Most Australian businesses, large, small and everything in-between, have had a whirlwind few months.
But few have been harder hit than those in the hospitality, tourism and retail sectors.
“Pre-COVID, (we had) over 260 customers, mostly cafes, restaurants and corporate locations and a little bit of retail. Now, with COVID, we have had a dramatic decline,” says Cindy Carpenter, the chair of Sydney-based Bread & Butter Project, Australia's first social enterprise artisan bakery.
According to the Australian Bureau of Statistics’ most recent retail sales numbers for March, cafes and restaurants saw a massive 22 per cent drop in the month amid social distancing restrictions to suppress the COVID-19 pandemic, in sharp contrast to the spike in supermarket sales amid panic buying and hoarding.
In turn, accommodation & food services, along with arts and recreation services, suffered the largest falls in employment and wages between March 14 and April 18, the ABS’s new weekly payroll data released last week showed.
However, The Bread & Butter Project, which trains people seeking refuge and asylum to become qualified bakers, quickly responded to the dramatic shifts in demand and began upping its distribution to supermarkets. This was helped by Westpac Foundation, which has worked closely with the social enterprise since 2014 and brought forward the second year of funding from their 2019 grant to help retain employees and the business’s pivot.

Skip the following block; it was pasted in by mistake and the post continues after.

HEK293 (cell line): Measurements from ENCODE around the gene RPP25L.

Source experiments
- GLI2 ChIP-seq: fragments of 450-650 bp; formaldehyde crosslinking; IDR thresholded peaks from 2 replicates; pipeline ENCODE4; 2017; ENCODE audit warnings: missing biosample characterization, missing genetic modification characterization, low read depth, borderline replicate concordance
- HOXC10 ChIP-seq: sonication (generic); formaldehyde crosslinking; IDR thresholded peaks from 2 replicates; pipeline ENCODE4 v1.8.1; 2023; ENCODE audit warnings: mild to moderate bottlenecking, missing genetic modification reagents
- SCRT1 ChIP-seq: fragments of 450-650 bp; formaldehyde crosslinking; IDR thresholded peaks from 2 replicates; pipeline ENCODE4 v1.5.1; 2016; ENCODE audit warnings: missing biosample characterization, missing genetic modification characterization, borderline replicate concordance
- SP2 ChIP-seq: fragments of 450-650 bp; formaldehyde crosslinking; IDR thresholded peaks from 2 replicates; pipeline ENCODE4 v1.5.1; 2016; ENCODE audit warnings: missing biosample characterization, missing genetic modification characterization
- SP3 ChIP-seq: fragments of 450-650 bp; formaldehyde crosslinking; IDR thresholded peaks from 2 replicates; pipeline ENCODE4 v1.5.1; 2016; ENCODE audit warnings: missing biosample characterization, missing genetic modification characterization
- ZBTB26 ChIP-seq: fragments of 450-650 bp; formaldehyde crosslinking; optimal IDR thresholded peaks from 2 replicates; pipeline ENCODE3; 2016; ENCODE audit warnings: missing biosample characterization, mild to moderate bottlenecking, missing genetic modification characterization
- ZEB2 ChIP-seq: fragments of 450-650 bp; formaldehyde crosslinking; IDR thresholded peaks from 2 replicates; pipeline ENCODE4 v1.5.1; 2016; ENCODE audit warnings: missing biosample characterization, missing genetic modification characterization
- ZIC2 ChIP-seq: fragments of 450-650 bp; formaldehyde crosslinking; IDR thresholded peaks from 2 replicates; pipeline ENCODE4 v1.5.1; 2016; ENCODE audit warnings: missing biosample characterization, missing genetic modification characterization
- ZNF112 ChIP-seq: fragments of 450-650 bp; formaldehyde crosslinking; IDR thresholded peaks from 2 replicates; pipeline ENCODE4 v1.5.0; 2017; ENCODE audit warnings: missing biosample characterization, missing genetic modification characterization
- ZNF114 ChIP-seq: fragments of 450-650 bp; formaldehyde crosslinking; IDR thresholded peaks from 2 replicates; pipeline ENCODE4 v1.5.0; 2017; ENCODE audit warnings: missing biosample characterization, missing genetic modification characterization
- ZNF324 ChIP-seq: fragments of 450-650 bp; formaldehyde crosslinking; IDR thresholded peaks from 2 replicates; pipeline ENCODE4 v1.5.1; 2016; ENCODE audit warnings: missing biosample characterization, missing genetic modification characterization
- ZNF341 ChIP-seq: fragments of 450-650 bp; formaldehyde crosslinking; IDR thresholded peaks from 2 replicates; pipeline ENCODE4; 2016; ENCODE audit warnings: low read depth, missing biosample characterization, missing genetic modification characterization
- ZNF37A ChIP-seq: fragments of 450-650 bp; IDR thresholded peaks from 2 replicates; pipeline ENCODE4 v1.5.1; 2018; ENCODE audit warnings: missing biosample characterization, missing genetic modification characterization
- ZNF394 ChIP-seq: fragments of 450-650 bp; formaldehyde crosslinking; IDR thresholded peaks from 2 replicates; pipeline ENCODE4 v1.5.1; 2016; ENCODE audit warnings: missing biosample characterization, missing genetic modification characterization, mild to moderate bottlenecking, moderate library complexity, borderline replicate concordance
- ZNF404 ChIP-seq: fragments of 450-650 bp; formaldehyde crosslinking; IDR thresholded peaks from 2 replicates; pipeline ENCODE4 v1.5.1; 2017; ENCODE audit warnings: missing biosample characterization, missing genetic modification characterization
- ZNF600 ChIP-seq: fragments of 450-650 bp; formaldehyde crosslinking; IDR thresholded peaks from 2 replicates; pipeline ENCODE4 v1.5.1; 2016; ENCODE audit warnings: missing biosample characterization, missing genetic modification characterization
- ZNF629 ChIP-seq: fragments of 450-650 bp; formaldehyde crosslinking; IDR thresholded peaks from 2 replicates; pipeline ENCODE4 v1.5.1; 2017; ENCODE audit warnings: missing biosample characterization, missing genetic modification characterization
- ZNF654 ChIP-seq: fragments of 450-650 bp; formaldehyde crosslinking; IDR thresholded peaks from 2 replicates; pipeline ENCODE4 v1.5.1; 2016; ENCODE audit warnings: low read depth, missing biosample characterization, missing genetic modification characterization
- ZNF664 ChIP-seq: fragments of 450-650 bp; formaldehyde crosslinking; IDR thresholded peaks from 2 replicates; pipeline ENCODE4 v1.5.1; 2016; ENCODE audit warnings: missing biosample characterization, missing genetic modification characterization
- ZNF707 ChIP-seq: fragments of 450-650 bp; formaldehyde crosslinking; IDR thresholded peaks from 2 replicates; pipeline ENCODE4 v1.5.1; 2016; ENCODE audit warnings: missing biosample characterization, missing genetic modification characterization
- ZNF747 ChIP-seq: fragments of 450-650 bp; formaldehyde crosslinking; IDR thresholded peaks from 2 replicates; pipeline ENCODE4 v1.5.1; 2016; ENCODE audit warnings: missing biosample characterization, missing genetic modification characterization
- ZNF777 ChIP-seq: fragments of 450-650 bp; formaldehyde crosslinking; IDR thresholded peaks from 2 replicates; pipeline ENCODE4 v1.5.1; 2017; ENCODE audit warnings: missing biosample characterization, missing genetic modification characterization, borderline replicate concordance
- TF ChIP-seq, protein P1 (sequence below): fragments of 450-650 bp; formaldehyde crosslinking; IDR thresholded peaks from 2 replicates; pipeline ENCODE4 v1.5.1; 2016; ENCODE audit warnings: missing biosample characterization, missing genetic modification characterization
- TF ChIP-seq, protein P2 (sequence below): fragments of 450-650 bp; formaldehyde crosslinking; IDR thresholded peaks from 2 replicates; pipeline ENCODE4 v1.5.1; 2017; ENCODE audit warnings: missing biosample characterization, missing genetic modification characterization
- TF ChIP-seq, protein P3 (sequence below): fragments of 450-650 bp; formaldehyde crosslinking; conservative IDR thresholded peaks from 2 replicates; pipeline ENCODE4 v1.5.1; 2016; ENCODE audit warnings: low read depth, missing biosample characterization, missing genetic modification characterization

“We've been very fortunate to be able to ramp up our retail sales,” Carpenter says. “So mostly through Woolworths Metro, we're in 14 store locations and we've increased also through Harris Farm.”
So, with restrictions gradually easing after Australia’s better than expected initial suppression of the disease, what’s her advice for others looking into a slightly brighter future?
“Tight leadership team, clear priorities and plan for the future as well as the present, because… we're not going to be in this situation forever.”